Whether we like it or not, boredom is a major part of human life. It permeates our personal, social, practical, and moral existence. It shapes our world by demarcating what is engaging, interesting, or meaningful from what is not. It also sets us in motion insofar as its presence can motivate us to act in a plethora of ways. Indeed, in our search for engagement, interest, or meaning, our responses to boredom straddle the line between the good and the bad, the beneficial and the harmful, the creative and the mundane. In this volume, world-renowned researchers come together to explore a neglected but crucially important aspect of boredom: its relationship to morality. Does boredom cause individuals to commit immoral acts? Does it affect our moral judgment? Does the frequent or chronic experience boredom make us worse people? Is the experience of boredom something that needs to be avoided at all costs? Or can boredom be, at least sometimes, a solution and a positive moral force? The Moral Psychology of Boredom sets out to answer these and other timely questions.
Andreas Elpidorou is associate professor of philosophy at the University of Louisville. He specializes in the philosophical study of the mind and has published extensively on the nature of emotions (especially boredom), consciousness, and cognition. He is the co-author of Consciousness and Physicalism: A Defense of a Research Program (2018) and the author of Propelled Toward the Good Life (2020).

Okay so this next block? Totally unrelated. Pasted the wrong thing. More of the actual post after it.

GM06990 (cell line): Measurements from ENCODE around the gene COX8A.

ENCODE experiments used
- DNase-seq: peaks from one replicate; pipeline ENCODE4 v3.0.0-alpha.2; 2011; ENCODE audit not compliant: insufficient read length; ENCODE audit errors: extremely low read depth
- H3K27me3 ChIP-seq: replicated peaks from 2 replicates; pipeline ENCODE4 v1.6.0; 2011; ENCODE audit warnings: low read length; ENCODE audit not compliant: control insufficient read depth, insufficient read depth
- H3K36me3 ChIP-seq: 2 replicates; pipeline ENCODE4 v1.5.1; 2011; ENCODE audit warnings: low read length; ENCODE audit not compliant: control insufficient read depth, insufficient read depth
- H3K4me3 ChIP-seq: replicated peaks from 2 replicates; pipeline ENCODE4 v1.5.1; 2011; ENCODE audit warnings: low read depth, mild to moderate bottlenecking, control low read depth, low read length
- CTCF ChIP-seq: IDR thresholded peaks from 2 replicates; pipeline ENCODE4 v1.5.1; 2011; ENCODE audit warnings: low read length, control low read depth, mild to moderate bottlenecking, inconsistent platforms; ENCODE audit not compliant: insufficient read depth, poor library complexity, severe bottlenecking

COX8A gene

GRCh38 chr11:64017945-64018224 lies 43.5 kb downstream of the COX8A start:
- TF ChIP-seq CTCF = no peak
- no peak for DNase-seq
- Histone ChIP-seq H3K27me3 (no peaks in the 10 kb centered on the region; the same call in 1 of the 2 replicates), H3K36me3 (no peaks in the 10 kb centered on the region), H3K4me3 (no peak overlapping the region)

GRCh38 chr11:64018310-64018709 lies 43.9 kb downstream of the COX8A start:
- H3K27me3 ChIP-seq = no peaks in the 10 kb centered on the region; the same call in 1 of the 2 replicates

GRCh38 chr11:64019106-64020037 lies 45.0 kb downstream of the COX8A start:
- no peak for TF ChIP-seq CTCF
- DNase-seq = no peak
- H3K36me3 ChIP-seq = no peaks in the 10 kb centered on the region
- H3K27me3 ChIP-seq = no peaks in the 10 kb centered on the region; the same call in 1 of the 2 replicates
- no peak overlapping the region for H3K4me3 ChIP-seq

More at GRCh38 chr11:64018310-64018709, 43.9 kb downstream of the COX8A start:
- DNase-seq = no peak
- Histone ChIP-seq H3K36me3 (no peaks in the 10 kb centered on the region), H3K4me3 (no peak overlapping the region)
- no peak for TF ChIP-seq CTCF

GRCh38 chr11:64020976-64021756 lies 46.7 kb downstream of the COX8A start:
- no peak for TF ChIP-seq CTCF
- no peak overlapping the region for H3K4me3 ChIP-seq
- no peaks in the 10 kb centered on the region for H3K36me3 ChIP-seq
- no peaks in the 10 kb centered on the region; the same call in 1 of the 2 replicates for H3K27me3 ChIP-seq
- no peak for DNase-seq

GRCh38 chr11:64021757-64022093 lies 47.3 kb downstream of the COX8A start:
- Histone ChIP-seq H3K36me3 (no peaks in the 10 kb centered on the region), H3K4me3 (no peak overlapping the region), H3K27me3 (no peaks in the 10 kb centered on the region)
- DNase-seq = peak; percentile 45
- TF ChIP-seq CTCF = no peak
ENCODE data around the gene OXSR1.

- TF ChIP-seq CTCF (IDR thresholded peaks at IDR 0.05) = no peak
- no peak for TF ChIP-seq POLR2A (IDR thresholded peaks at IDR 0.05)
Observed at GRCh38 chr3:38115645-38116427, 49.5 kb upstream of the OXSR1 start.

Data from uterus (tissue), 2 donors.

The Moral Significance of Boredom: An Introduction
Meltem Yucel and Erin C. Westgate
Eric R. Igou and Wijnand A. P. van Tilburg
Shane W. Bench, Heather C. Lench, Yidou Wan, Kaitlyn Kaiser, and Kenneth A. Perez
John D. Eastwood and Dana Gorelik
Lisa Bortolotti and Matilde Aliffi
Rebecca K. Meagher and Jesse Robbins
Josefa Ros Velasco
About the Contributors
In this multiauthored volume, Elpidorou gathers chapters that approach the intersection of boredom and morality from diverse perspectives, including history, religion, and philosophy; clinical, social, and personality psychology; and even animal studies. Various contributing authors attend to how boredom can affect moral decision-making and to the conditions that are then conducive to either prosocial or antisocial behavior. Examples and case studies clarify that being in a state of boredom is not being in a state of neutrality: rather, it is being in a state that one definitely does not want to be in. Escape from boredom can lead to relatively small (but positive) behaviors—such as, for example, learning how to paint—but sometimes the positive behavior can be on a grander scale. A formerly bored person can end up joining efforts to fight world poverty. On the other hand, some chapters cite examples of escape from boredom that lead to decidedly negative behaviors, such as setting thousands of acres on fire, or even committing murder. The contributors interweave connections involving boredom that might otherwise be overlooked. The text also points to a wealth of references for student readers to explore. Recommended. Upper-division undergraduates. Graduate students, faculty and professionals. Students in two-year technical programs. General readers.